I’d been thinking about disasters for a while already at this point. I imagine a lot of you know (but for those who don’t) I’ve experienced chronic depression and anxiety since I was very young, a kind of PTSD from a traumatic upbringing, and it’s triggered by social and other high stress situations. It comes with insomnia, panic attacks, magical thinking, derealisations, depersonalisations and a proclivity for substance abuse as a terrible coping mechanism. All right, arguably it’s not a coping mechanism, it’s another symptom; but as John Lennon says, “whatever gets you through the night”.
What? Alan Rickman? Carrie Fischer? Gene Wilder? No!
I’d been thinking about the structure of disaster, mostly vivid climate change nightmares and intrusive thoughts, because when I’m down I’m drawn towards a loss of hope, a relentless pessimism that pervades the day like acrid fog, dense and heavy. Perhaps some of you will remember that before the lockdown several local universities had already begun a process of shedding their casual sessional tutors (which is how my wife and I were making a living before the great lockdown, shut down, shut in, have we settled on what we’re all calling this thing yet?) That meant one of us was out of work already, and the other suddenly had a lot less work and only promises to live on. That’s what happens when you spend your life savings on making art in this country, unless you’re independently wealthy: a cost cutting decision made by a bureaucrat somewhere can put you one rent check away from disaster.
There’s that word again.
I’ve been thinking about what happens to our footing when our frames are changed around us by circumstance. I’ve been thinking about the power of disaster to radically reframe the roles we are performing and that, when this happens, it can sever our relationship with our audience. I wonder how we are seen, how we see ourselves; and I wonder at the long-term effects of such sudden frame switching. I wonder what happens when the principles that govern social interaction are so comprehensively reorganised as to render the old roles meaningless for the audience.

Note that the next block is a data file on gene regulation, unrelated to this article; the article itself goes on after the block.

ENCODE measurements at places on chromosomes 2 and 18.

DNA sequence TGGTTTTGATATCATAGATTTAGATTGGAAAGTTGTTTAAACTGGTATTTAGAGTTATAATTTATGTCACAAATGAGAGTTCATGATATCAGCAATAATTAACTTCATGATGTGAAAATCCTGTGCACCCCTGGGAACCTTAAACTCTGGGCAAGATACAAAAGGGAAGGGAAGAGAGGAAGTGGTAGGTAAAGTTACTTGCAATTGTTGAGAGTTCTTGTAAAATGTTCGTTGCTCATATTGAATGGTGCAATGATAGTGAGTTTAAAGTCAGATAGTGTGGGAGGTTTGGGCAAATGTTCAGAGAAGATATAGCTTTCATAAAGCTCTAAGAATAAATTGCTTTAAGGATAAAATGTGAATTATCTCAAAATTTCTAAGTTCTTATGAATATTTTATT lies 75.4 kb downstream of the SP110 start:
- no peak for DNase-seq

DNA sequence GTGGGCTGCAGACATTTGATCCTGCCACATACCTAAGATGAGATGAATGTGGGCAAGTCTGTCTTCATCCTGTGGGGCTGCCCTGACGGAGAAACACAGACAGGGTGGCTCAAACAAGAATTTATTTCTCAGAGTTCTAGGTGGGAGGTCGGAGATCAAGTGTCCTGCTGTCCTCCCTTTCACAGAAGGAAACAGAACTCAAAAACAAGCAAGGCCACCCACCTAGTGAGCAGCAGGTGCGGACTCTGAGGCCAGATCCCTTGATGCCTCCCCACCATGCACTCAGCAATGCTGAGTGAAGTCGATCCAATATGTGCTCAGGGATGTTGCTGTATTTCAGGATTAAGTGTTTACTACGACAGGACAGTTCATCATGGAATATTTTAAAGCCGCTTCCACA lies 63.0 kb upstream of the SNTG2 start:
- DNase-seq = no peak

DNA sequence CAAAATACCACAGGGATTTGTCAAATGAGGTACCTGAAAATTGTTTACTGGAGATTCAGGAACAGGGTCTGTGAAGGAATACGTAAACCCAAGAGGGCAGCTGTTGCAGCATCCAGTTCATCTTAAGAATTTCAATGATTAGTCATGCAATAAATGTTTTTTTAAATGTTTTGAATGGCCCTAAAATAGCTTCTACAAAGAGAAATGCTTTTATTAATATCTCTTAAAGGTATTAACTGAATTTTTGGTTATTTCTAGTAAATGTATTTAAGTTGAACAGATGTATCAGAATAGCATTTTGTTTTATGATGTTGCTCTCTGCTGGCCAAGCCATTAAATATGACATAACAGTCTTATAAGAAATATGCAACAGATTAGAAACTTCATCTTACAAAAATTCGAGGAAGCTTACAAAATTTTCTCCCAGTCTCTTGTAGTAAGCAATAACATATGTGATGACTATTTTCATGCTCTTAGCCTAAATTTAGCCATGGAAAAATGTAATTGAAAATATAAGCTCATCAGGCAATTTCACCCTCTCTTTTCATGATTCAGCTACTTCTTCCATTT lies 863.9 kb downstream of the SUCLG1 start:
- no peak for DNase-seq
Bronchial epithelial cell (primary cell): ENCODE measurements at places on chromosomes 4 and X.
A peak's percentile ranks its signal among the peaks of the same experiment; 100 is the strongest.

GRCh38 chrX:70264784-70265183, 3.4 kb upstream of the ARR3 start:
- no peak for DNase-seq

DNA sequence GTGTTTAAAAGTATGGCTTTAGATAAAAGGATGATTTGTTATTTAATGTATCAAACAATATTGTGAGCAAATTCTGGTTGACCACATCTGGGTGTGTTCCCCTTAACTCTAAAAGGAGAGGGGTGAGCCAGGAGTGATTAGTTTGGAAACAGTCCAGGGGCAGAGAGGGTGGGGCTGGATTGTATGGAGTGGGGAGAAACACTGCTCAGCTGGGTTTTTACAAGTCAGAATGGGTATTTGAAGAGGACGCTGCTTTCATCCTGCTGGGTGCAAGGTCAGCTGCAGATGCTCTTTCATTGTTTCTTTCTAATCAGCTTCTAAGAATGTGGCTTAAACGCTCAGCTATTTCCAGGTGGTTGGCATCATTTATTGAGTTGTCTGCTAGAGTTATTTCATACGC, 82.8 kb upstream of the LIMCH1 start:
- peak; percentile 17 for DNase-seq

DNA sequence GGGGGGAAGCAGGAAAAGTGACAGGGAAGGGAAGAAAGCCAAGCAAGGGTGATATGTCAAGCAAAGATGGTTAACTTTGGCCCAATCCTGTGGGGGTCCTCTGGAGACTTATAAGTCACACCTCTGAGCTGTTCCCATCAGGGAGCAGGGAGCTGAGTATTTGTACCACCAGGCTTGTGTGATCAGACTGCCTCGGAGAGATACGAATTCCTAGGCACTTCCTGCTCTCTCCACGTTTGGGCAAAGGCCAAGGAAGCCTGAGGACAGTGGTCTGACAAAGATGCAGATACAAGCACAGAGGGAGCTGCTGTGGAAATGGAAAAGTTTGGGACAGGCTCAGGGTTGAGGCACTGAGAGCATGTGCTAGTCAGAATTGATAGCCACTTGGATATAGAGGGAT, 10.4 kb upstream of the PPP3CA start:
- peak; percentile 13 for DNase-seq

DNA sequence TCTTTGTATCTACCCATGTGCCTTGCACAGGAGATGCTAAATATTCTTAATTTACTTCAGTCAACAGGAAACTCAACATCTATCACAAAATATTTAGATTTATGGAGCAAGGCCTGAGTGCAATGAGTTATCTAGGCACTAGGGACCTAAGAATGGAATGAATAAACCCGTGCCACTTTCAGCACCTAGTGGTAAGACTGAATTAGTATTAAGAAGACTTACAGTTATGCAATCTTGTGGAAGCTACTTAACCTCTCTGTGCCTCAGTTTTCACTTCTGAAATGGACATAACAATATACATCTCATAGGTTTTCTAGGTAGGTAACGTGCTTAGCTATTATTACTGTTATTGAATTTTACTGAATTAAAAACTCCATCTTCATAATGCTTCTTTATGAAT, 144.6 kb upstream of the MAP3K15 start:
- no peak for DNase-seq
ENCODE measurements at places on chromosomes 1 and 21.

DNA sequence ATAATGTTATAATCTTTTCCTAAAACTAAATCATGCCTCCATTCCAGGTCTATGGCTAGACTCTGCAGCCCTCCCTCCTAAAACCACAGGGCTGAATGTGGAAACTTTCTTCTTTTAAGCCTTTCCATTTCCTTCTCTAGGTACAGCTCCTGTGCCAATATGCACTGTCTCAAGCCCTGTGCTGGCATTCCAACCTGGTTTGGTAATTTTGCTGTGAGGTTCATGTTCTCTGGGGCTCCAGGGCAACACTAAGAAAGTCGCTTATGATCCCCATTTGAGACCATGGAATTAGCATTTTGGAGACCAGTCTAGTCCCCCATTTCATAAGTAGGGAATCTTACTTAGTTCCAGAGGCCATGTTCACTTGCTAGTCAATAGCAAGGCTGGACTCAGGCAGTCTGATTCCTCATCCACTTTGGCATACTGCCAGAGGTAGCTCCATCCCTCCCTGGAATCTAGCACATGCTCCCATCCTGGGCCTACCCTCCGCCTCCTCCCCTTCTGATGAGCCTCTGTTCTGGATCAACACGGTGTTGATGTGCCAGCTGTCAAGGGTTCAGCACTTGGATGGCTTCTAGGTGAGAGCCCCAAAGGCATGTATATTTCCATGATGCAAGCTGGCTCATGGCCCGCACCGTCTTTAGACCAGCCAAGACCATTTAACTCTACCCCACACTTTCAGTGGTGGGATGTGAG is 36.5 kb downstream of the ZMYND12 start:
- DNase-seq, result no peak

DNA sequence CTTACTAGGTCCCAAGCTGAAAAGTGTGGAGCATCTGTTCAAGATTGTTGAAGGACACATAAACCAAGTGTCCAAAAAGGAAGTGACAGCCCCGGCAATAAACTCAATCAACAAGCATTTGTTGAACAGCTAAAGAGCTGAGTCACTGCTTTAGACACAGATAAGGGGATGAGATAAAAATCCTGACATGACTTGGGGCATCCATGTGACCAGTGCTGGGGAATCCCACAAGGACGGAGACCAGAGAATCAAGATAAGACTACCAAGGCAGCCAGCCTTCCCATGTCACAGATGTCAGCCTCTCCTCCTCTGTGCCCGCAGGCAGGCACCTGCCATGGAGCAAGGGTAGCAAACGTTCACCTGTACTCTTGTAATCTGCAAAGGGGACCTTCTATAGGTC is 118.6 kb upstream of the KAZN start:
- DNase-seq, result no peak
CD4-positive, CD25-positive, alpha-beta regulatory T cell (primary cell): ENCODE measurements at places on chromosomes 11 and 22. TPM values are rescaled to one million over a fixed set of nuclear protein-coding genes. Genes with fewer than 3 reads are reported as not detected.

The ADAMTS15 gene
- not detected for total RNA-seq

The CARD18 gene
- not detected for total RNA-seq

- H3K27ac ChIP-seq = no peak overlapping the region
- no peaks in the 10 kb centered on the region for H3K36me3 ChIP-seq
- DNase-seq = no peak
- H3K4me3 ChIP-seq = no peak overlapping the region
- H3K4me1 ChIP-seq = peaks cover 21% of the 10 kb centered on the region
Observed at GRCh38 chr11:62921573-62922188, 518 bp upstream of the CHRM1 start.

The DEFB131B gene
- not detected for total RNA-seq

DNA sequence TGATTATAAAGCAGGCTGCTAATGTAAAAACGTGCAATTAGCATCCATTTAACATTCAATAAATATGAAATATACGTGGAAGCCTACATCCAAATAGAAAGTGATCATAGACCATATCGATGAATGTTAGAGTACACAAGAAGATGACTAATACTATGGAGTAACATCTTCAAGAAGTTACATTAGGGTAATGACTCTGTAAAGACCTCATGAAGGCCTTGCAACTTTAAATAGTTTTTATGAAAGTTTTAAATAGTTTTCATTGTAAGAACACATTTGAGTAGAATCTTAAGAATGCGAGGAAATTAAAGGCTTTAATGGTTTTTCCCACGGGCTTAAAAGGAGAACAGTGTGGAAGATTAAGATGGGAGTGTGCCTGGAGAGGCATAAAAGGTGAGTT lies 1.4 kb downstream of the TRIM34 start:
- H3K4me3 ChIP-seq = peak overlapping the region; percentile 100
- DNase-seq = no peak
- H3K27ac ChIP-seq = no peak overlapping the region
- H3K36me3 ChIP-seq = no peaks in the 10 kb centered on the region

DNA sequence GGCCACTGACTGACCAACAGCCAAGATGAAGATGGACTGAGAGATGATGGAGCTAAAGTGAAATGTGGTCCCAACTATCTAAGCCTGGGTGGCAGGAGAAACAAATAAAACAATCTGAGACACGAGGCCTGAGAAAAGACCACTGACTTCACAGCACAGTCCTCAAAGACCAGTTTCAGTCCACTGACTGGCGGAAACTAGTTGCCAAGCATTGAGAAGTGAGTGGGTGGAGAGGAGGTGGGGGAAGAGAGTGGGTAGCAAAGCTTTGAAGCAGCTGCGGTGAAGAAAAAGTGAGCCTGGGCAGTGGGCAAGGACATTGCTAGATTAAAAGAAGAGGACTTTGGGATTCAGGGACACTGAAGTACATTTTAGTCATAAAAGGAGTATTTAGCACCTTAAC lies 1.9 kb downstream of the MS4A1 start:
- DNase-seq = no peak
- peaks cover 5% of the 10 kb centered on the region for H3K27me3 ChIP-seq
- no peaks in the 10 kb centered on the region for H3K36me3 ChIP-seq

I suspect, at both the individual and the global level, the effect is catastrophic.
We were lucky. After what felt like a torturous period of waiting – in reality only a few hard weeks in February – one of us did the heroic thing and found real work in a real job. The financial pressure started to lift.
In February horror stories about a modern day Ticonderoga began to emerge: a contemporary plague ship, the cruise liner Diamond Princess, docked off Yokohama with three thousand and seven hundred passengers quarantined onboard because of coronavirus. I remember thinking this would doubtless be a Movie of the Week in a year or two’s time. Another Miracle on the Hudson or Patriots Day or I, Tonya, ripped from the headlines for the sake of good drama.
What is good drama in this case?
In his 1989 paper “What is an epidemic?”, Charles Rosenberg describes the dramatic nature of epidemics, writing that “epidemics start at a moment in time, proceed on a stage limited in space and duration, follow a plot line of increasing and revelatory tension, move to a crisis of individual and collective character, then drift toward closure”. 2 It follows a classic movement of rising tension towards catharsis and then resolution that would be truncated in the theatre so as to wrap everything up neatly and head to the bar. A dramaturgical arc worthy of Aristotle.
In early March, just before teaching resumed, I was sent to cover the Adelaide Festival for Witness. I stood cynically at the back of the festival launch, secure in my relative anonymity, drinking free wine and eating excellent canapés in the park before seeing something dreadful done to Mozart. I remember watching the festival community brush shoulders, stand freely around tables, chatting and laughing and listening to festival directors Neil Armfield and Rachel Healy talk up the international acts being showcased this year.
All this, it turned out, was the overture.